linux  (loop)/boot/vmlinuz-x86_64  img_dev=$pqr img_loop=$isofile driver=$dri tz=Europe/Athens lang=en_US keytable=us
    initrd  (loop)/boot/intel_ucode.img (loop)/boot/initramfs-x86_64.img
}

The first two entries boot the ISOs with the loopback method, getting you to the original Manjaro ISO Grub menu, with all the available editable entries.

The next two entries boot straight to the ISO itself (KDE or Architect sessions), bypassing the original Manjaro ISO Grub menu. Please, notice I have changed the timezone parameter from "tz=Europe/London" to "tz=Europe/Athens" in KDE ISO entry, so I get the Greek locale in the Plasma environment (the session menus and applications UI are in Greek). You can change to your locale, using your own. Check your running system's with

timedatectl status

Extra Bonus!

Because Grub is so smart and scriptable, it is possible to make it auto-discover ISO images and boot them, without the need to create a custom entry for each new image. This is what Github user Aguslr has created with his MultibootUSB Project.

It is originally intended to be used to create a Multiboot USB drive, where you would copy any (compatible) image and use it to boot it as if you had burned it to a flash drive or CD/DVD.

This is how you can embed this functionality to your new restore partition:

  • Download the project's files in a local folder and decompress it:
mkdir AIBoot
cd AIBoot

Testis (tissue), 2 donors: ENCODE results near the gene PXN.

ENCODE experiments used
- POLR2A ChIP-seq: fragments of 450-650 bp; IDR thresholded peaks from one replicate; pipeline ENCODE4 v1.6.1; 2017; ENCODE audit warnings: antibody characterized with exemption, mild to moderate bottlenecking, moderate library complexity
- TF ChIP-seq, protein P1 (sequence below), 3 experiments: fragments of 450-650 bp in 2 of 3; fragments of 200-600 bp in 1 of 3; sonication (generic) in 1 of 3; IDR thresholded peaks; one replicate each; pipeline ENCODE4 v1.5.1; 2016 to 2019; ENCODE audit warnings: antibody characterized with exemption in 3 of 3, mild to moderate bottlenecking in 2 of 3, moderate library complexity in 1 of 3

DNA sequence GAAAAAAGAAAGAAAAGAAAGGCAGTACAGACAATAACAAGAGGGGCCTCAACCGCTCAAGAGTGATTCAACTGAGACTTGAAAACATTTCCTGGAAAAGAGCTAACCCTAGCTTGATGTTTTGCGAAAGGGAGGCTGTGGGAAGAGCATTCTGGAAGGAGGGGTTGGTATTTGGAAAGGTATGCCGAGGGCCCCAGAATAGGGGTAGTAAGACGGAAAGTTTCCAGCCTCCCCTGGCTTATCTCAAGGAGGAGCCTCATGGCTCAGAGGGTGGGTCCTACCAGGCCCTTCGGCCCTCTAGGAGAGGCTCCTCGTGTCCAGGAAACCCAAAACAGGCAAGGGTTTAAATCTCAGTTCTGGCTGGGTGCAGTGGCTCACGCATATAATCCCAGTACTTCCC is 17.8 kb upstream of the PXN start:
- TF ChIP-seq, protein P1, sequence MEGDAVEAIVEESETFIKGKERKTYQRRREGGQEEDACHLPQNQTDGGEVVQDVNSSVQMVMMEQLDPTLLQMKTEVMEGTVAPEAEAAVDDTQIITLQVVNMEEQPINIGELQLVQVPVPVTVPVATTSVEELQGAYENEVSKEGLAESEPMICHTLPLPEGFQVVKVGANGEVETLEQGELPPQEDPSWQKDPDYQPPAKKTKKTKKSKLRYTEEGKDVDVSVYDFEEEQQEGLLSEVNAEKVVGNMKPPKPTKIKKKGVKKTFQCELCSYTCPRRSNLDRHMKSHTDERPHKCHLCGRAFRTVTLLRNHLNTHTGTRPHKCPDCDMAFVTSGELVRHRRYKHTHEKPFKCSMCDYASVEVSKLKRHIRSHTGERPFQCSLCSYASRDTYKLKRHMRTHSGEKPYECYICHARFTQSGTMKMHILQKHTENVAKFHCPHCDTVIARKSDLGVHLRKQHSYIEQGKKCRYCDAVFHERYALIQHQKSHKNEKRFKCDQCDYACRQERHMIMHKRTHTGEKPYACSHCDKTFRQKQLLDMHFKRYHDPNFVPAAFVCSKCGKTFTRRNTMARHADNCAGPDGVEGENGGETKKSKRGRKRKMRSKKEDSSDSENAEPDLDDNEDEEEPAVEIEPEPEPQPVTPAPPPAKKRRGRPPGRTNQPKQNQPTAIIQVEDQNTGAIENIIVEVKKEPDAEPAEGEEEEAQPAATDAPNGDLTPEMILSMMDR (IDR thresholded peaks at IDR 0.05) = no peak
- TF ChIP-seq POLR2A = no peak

wget https://github.com/aguslr/multibootusb/tarball/master -O - | tar -xzv --strip-components 1
sudo cp -r mbusb.{cfg,d} /boot/grub

If you wonder why the proposed name of the folder (it can be anyone..) is AIBoot, you can see the answer here

Make some changes:

  • To /boot/grub/custom.cfg
    Add these lines at the end of the file
# ========= Multiboot ISO  ==========
# https://github.com/aguslr/multibootusb

if [ -e "$prefix/mbusb.cfg" ]; then
  source "$prefix/mbusb.cfg"
fi

  • To /boot/grub/mbusb.cfg
    Add this at the top of the script:
search --label restore --set=root

Edit the path in this line to point to the ISOs folder, relative to the (restore) partition's root:

# set isopath="/boot/isos"
set isopath="/isos"

Save both files and ... reboot to test it!!
(You don't need to update grub)


Some info about the MultiUSB project

It can boot to a very large list of (not only) Linux ISOs. Check the mbusb.d folder! I have not tested all of them, so if you find one is not properly booting, please inform the developer, and maybe with a proposed change to the grub menu entries.
Now I remember :fearful::anguished::zipper_mouth_face: I may have made some changes to the Manjaro mbusb entries, I will check again if needed to be some addition above. Until then, use what it works.. :joy:

17 Likes

Great Tutorial @AgentS. :slight_smile:

After it has spent some time in the wild & you have got some testing feedback, someone should put this in the wiki.